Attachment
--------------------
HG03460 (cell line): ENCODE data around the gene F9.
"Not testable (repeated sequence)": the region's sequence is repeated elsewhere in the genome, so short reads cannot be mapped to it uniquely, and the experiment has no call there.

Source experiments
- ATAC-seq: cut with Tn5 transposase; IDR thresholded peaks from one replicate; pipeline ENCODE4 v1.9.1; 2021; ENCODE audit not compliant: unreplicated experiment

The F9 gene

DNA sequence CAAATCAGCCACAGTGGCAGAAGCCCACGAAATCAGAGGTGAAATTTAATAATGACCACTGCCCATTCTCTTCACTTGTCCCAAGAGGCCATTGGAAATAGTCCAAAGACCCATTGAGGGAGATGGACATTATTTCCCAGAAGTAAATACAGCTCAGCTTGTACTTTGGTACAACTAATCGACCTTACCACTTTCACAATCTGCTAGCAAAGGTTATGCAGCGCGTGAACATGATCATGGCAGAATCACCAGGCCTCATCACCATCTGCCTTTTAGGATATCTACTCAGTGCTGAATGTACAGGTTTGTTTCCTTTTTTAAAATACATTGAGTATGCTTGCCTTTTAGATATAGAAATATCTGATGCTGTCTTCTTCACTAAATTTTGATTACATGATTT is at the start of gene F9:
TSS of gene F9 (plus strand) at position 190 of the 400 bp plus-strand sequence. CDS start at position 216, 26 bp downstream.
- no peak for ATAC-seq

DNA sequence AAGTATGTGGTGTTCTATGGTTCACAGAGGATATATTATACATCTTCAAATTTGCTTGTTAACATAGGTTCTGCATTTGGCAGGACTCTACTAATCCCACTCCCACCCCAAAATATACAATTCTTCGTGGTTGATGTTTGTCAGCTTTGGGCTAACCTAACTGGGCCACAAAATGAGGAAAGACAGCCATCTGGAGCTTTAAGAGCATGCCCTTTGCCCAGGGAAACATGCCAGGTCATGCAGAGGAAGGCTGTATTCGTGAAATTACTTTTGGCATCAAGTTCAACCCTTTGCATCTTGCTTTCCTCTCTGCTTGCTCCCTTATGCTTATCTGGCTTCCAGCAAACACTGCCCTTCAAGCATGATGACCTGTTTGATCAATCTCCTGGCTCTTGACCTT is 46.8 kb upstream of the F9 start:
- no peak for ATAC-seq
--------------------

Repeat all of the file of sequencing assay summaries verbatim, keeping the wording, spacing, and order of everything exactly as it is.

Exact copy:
HG03460 (cell line): ENCODE data around the gene F9.
"Not testable (repeated sequence)": the region's sequence is repeated elsewhere in the genome, so short reads cannot be mapped to it uniquely, and the experiment has no call there.

Source experiments
- ATAC-seq: cut with Tn5 transposase; IDR thresholded peaks from one replicate; pipeline ENCODE4 v1.9.1; 2021; ENCODE audit not compliant: unreplicated experiment

The F9 gene

DNA sequence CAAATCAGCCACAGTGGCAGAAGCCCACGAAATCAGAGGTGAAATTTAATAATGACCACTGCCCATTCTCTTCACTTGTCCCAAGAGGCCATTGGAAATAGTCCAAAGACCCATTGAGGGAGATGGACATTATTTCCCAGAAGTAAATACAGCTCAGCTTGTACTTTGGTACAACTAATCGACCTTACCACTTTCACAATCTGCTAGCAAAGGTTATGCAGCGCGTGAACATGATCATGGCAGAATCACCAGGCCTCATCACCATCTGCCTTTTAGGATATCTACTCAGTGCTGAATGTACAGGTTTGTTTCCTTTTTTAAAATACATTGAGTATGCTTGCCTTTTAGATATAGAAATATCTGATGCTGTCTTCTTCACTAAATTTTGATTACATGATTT is at the start of gene F9:
TSS of gene F9 (plus strand) at position 190 of the 400 bp plus-strand sequence. CDS start at position 216, 26 bp downstream.
- no peak for ATAC-seq

DNA sequence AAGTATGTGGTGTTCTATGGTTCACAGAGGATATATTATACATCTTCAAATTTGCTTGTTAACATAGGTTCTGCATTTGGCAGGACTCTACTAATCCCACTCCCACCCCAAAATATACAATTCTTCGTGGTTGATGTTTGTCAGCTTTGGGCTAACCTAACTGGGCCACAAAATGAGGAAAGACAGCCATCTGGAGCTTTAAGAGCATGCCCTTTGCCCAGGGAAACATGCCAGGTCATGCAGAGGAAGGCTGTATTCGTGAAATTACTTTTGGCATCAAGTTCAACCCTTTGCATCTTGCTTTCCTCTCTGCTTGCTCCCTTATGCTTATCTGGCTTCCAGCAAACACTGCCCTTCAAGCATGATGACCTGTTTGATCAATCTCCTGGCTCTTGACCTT is 46.8 kb upstream of the F9 start:
- no peak for ATAC-seq